It was quite the night for former Vice President Joe Biden’s campaign roared through Super Tuesday.
Biden handily won throughout the South (Alabama, Arkansas, North Carolina, Oklahoma, Tennessee, Virginia), scored a big come-from-behind win in Texas, and scored surprise victories in Minnesota and Massachusetts.
Sen. Bernie Sanders (I-VT) claimed victory in his home state of Vermont, as well as Utah, Colorado and, most probably the delegate-rich state of California.
At this time, Maine and California haven’t been officially called yet although the NY Times estimates Biden to pick up Maine and Sanders to come out on top in California.
As I reported earlier, former New York City Mayor Mike Bloomberg spent nearly half a billion dollars in ads across the Super Tuesday primaries and only won in American Samoa. He dropped out of the race this morning and endorsed Biden.
Sen. Elizabeth Warren (D-MA), briefly the front-runner last fall, didn’t win a single state.
According to an NBC News exit poll, LGBTQ voters “made up a disproportionately high 9 percent of the electorate in the Super Tuesday contests.”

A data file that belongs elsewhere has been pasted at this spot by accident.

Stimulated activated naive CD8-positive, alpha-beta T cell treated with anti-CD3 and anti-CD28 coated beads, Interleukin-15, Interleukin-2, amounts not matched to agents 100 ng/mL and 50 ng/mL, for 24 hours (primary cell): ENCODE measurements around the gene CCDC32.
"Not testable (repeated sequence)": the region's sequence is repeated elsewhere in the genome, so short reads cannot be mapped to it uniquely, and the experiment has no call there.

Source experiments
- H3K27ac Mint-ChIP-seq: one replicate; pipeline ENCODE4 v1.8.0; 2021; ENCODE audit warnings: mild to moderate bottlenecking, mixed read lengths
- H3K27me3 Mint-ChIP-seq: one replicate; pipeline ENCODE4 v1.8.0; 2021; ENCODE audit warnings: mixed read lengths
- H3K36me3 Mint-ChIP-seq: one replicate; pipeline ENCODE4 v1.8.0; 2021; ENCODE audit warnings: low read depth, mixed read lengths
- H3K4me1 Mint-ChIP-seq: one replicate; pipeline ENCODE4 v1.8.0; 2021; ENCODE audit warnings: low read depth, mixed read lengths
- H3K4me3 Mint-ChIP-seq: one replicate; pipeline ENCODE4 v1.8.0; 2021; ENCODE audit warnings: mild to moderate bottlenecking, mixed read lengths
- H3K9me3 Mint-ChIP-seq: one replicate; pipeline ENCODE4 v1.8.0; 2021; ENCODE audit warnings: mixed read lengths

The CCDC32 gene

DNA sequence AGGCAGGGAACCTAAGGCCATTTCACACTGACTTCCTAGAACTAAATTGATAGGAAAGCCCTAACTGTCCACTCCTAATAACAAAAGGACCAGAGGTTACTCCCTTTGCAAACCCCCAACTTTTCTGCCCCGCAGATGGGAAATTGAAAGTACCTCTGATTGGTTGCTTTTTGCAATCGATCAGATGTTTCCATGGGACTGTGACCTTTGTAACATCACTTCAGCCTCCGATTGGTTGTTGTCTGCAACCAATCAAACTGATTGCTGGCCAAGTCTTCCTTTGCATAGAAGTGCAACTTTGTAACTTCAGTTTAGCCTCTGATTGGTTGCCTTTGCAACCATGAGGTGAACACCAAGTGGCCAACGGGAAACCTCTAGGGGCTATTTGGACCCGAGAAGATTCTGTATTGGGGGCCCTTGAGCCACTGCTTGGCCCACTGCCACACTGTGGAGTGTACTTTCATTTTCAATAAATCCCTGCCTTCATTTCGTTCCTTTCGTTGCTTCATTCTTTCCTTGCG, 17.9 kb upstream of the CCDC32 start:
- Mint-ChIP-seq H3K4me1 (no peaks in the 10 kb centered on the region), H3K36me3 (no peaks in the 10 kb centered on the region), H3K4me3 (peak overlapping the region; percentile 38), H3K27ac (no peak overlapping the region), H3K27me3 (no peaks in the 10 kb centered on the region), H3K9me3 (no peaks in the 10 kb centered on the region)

The survey also showed that 42 percent of those LGBTQ voters cast their ballot for Sanders, and 22 percent supported Warren. Biden garnered 19 percent of the LGBTQ vote, and Bloomberg picked up 6 percent. Even though former South Bend, Indiana, Mayor Pete Buttigieg dropped out of the race on Sunday night, he still received 6 percent of the queer vote due to early voting in several states.
Scrolling through Twitter last night, the Sanders supporters were clearly angry at the results characterizing the night as being ‘taken away’ from their guy. Axios‘ Alexi McCammond reported hearing “sneers and anger about ‘the establishment'” at the Sanders rally in Vermont.
Next up are the contests in Michigan, Washington State, Missouri, Mississippi and Idaho, and North Dakota on March 10.
This is the current delegate count as of this morning according to the New York Times. This will change over the next few days as several states don’t have all their ballots in. For instance, in California mail-in ballots only had to be postmarked by March 3. So, they won’t be counted for a couple of days.